Bridging the Gap Between Design and Engineering

By Kamesh Balasubramanian
October 30, 2015

Here at Wirecog, we're building powerful, patented technology, that we believe, will fundamentally change the way that design-driven software is made. We call our technology Wireframe Cognition and it provides machines the capability to examine and understand wireframe images and produce simulator-ready source code from them. In this inaugural post on the Wireframe Cognition Blog, I’m going to share my thoughts on how Wireframe Cognition bridges the gap between design and engineering in software development projects.

Let’s consider three important personas in a typical software development project. The first persona, the designer, is responsible for drafting wireframes that depict how the software application looks and functions. The second persona, the stakeholder, is responsible for approving or denying those wireframes. Finally, the third persona, is the developer, who is responsible for producing source code from the wireframes that are provided by the designer.

We define the productivity gap between design and engineering in a software development project to be the amount of time lost between having stakeholder-approved wireframes handed off to developers and having those developers produce source code for those portions of the software application that are depicted in the wireframes. When software projects enter the development state, developers often start coding the project from scratch or from a cookie-cutter template that is meant to act as a starting point. These templates are usually oversimplified and very generic. They often have little in common with the user interface (UI) of the software application that needs to be constructed. Developers often have to create UI code manually and the repetition involved in front-end coding can be error-prone, especially when copy-pasting code from a previous project to cut corners.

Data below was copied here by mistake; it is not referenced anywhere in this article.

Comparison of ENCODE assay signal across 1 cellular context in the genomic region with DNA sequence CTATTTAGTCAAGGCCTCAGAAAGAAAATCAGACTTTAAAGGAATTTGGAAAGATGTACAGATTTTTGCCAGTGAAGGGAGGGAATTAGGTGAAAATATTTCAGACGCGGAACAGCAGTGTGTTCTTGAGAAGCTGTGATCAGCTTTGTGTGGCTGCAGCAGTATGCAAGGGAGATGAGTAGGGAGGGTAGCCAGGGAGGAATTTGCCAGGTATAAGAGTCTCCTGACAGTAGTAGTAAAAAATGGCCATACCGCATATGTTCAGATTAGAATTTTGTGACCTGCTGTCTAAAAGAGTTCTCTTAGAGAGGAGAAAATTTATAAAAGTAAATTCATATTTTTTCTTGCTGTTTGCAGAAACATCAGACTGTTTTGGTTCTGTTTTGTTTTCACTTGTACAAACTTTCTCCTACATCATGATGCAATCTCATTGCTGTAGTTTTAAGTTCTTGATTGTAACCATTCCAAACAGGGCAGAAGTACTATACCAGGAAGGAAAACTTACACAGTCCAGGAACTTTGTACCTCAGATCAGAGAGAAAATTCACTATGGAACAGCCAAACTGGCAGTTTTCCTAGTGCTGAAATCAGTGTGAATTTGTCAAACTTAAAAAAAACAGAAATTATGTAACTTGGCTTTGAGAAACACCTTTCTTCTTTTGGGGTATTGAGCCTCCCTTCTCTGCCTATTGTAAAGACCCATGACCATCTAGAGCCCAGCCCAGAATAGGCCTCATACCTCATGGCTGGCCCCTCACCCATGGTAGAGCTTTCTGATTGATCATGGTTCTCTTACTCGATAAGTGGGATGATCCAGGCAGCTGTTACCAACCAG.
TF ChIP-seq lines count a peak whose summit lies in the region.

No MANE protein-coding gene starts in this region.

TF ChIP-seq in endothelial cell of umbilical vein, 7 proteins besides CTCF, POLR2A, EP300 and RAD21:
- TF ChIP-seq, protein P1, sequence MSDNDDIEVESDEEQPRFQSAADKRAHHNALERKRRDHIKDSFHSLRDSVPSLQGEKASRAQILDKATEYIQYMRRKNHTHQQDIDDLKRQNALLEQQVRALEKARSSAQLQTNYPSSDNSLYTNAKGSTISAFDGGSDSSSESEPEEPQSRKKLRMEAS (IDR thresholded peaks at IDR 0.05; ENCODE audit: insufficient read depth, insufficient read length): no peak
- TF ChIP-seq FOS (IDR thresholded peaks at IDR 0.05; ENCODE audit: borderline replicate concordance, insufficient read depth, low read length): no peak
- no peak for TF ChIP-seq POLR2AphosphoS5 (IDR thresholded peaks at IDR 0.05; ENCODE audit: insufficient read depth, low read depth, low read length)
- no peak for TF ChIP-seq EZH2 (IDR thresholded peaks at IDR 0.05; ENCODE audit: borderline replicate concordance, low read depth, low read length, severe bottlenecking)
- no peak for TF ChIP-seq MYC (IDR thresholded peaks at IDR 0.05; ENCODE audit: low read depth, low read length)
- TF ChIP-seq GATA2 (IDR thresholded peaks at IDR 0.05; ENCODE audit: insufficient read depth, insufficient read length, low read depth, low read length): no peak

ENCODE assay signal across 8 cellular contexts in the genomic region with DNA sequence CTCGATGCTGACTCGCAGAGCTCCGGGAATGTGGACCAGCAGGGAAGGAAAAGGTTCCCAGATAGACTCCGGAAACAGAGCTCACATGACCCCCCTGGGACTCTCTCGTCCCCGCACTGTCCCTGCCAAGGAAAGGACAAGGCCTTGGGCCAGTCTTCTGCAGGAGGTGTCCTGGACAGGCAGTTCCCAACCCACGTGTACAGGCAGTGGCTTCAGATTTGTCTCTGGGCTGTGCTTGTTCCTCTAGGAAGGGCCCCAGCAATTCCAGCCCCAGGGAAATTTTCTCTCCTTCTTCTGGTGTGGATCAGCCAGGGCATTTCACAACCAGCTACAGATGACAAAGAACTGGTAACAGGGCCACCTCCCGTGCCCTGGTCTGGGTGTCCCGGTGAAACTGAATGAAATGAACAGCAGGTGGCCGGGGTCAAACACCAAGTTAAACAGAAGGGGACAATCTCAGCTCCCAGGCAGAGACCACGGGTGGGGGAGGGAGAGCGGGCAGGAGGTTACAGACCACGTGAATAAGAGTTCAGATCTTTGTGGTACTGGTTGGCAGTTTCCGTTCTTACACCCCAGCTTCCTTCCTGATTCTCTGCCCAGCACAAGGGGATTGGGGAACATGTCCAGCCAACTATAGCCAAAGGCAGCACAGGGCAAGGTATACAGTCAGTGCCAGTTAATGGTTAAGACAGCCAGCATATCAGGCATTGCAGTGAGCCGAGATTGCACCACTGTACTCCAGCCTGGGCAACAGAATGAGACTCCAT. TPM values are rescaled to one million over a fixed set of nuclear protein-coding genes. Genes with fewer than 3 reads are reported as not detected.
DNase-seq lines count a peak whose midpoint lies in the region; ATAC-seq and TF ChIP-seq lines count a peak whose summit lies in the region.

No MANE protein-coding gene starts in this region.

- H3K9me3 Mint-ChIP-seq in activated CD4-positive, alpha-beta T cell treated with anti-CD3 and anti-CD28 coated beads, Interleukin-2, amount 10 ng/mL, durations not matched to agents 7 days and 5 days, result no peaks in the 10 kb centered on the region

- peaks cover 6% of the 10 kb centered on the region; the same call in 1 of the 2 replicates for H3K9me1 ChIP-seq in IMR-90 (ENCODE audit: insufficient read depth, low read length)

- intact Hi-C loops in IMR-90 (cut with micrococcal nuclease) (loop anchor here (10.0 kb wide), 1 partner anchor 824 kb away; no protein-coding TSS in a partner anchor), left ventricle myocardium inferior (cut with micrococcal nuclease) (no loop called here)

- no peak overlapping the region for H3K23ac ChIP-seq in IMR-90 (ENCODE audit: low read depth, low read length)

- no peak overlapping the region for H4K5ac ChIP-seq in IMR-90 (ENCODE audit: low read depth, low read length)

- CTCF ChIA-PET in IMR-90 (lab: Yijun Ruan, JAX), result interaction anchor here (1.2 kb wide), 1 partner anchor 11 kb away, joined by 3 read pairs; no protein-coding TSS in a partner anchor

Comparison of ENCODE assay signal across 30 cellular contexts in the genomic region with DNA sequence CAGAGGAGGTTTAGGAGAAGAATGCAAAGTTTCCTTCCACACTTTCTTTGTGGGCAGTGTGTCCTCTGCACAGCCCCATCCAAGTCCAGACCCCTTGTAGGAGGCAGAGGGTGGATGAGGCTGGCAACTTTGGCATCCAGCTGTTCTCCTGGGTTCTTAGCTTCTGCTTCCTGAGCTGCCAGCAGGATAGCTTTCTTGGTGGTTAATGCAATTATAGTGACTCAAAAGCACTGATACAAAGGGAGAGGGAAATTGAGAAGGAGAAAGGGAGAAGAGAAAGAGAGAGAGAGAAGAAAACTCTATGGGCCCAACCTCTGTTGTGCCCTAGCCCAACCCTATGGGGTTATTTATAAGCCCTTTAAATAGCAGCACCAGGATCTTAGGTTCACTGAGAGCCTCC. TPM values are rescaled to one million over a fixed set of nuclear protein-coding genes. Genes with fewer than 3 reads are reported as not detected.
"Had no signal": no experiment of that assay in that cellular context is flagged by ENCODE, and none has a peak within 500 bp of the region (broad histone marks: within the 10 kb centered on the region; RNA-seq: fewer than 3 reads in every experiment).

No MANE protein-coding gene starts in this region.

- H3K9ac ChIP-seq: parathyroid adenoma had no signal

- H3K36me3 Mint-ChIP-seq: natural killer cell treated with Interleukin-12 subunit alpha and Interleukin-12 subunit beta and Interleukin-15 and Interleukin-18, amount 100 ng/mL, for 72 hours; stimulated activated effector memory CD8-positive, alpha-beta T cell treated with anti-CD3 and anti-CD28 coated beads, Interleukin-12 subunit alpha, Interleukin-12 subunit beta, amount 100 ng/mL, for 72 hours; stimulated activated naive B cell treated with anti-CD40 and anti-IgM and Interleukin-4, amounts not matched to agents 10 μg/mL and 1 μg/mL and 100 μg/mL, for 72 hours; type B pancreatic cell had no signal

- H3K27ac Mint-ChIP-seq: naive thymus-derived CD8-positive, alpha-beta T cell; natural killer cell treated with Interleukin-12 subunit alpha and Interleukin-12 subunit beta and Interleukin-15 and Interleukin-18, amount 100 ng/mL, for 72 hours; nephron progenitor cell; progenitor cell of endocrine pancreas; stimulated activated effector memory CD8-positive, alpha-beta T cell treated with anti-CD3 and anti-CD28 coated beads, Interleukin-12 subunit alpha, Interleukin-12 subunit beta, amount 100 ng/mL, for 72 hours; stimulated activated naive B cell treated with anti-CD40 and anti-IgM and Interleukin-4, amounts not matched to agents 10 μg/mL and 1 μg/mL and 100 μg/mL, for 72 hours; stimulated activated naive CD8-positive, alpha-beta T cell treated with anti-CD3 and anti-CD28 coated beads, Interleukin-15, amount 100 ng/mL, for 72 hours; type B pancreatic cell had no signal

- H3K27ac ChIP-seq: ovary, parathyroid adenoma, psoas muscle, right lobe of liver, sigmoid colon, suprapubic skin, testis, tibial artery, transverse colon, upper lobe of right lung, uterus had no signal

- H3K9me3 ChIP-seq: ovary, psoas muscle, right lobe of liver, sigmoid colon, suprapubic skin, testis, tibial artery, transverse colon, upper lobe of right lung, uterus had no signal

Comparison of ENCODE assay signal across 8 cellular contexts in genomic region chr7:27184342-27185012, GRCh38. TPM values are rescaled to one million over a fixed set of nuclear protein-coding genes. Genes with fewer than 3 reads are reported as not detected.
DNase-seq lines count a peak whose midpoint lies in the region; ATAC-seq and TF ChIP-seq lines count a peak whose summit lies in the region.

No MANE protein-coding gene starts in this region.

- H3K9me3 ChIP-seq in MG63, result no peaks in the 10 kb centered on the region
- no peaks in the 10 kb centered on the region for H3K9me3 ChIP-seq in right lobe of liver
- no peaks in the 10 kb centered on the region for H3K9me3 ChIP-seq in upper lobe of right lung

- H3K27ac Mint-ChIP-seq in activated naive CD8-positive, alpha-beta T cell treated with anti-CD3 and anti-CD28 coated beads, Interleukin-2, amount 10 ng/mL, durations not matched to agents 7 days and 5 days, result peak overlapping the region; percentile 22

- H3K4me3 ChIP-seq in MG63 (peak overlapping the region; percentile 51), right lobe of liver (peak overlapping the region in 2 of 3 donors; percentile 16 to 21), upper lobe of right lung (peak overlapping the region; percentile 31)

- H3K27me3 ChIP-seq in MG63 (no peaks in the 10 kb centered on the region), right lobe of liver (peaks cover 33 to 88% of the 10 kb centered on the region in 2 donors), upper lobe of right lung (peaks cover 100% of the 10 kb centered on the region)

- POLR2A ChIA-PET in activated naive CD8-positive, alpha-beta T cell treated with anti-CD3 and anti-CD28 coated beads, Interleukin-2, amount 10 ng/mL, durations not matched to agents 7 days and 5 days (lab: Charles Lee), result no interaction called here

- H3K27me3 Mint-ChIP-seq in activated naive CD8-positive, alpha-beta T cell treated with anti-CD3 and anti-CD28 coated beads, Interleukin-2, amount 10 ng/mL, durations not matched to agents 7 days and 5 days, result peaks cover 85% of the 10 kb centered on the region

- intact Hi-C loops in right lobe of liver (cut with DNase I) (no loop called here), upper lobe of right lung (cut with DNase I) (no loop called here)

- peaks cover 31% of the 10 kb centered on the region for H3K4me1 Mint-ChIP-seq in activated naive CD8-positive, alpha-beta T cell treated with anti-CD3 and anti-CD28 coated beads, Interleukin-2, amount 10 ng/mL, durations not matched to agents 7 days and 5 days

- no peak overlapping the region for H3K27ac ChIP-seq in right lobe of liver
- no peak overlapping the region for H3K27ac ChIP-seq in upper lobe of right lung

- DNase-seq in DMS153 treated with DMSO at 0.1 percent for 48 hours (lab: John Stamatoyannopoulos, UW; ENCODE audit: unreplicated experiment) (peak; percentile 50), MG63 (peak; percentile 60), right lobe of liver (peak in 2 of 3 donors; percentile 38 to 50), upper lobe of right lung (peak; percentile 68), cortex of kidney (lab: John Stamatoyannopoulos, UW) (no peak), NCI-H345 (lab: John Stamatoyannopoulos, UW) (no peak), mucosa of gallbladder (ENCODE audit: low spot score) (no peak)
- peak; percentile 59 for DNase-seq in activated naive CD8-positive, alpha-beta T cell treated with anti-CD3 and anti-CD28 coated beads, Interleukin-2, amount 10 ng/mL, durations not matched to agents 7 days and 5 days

At Wirecog, we feel there is a better and smarter way to bridge this productivity gap between design and engineering. We believe that we can give developers a head start using the wireframes that the designers created. We consider a set of wireframe images to be a valuable repository of data which can usually contain layout, navigation hierarchy, and functional information of the software application to be constructed. We can put this repository of data to good use, if we had a way to directly tap into the wireframe images. To draw an analogy on what we do at Wirecog, let’s consider the Renaissance artist, Michelangelo, who believed that his job was to free the human form trapped inside a block of stone. We consider Wireframe Cognition as the means to free the UI code trapped inside a wireframe image. Wireframe Cognition allows us to directly tap into the valuable data stored inside a wireframe image and provide meaningful source code that the developer can use as a head start. In this manner, Wireframe Cognition bridges the productivity gap between design and engineering in software development projects. We’re really excited about the ramifications of this technology, since we believe that it has the potential to immensely increase the creative collaboration between design and engineering talent.

Check out the Wirecog Introduction video on YouTube to see Wireframe Cognition in action: